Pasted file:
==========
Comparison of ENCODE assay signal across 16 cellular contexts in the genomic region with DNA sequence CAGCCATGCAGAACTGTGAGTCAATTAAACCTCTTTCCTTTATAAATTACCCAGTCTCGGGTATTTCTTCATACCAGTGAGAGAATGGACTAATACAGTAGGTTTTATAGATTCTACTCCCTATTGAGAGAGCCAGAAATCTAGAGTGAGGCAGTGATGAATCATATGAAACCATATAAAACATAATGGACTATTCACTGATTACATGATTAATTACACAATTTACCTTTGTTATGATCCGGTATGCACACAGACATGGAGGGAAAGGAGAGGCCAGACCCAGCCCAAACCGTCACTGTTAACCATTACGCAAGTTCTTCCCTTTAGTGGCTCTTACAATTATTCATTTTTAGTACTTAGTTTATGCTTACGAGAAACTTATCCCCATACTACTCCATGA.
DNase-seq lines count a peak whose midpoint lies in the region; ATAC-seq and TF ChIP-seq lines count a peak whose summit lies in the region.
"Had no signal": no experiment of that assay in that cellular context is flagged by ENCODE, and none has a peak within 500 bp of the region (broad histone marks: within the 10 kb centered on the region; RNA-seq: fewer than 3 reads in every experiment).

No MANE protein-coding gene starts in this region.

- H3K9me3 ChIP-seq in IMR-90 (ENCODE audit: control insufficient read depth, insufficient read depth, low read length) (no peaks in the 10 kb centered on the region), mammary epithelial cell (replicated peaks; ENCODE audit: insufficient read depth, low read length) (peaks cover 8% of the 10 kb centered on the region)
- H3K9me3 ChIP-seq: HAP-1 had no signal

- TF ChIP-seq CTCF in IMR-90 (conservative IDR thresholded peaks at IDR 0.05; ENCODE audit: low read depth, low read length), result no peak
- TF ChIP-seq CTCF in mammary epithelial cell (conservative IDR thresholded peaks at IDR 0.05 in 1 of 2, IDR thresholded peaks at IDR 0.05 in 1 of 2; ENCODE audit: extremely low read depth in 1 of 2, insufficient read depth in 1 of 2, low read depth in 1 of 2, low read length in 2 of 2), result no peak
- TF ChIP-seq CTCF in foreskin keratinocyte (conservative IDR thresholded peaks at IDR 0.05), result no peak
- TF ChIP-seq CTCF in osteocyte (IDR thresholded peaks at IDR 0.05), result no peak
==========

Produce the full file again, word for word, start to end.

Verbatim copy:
Comparison of ENCODE assay signal across 16 cellular contexts in the genomic region with DNA sequence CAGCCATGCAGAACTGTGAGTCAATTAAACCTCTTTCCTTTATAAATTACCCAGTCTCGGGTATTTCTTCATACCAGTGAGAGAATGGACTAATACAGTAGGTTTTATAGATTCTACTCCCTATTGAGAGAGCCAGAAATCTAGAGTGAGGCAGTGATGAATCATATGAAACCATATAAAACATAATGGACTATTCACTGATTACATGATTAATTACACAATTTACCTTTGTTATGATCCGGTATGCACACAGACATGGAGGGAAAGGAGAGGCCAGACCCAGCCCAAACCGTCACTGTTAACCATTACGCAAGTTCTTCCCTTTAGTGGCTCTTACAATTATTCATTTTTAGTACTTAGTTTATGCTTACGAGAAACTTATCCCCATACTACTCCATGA.
DNase-seq lines count a peak whose midpoint lies in the region; ATAC-seq and TF ChIP-seq lines count a peak whose summit lies in the region.
"Had no signal": no experiment of that assay in that cellular context is flagged by ENCODE, and none has a peak within 500 bp of the region (broad histone marks: within the 10 kb centered on the region; RNA-seq: fewer than 3 reads in every experiment).

No MANE protein-coding gene starts in this region.

- H3K9me3 ChIP-seq in IMR-90 (ENCODE audit: control insufficient read depth, insufficient read depth, low read length) (no peaks in the 10 kb centered on the region), mammary epithelial cell (replicated peaks; ENCODE audit: insufficient read depth, low read length) (peaks cover 8% of the 10 kb centered on the region)
- H3K9me3 ChIP-seq: HAP-1 had no signal

- TF ChIP-seq CTCF in IMR-90 (conservative IDR thresholded peaks at IDR 0.05; ENCODE audit: low read depth, low read length), result no peak
- TF ChIP-seq CTCF in mammary epithelial cell (conservative IDR thresholded peaks at IDR 0.05 in 1 of 2, IDR thresholded peaks at IDR 0.05 in 1 of 2; ENCODE audit: extremely low read depth in 1 of 2, insufficient read depth in 1 of 2, low read depth in 1 of 2, low read length in 2 of 2), result no peak
- TF ChIP-seq CTCF in foreskin keratinocyte (conservative IDR thresholded peaks at IDR 0.05), result no peak
- TF ChIP-seq CTCF in osteocyte (IDR thresholded peaks at IDR 0.05), result no peak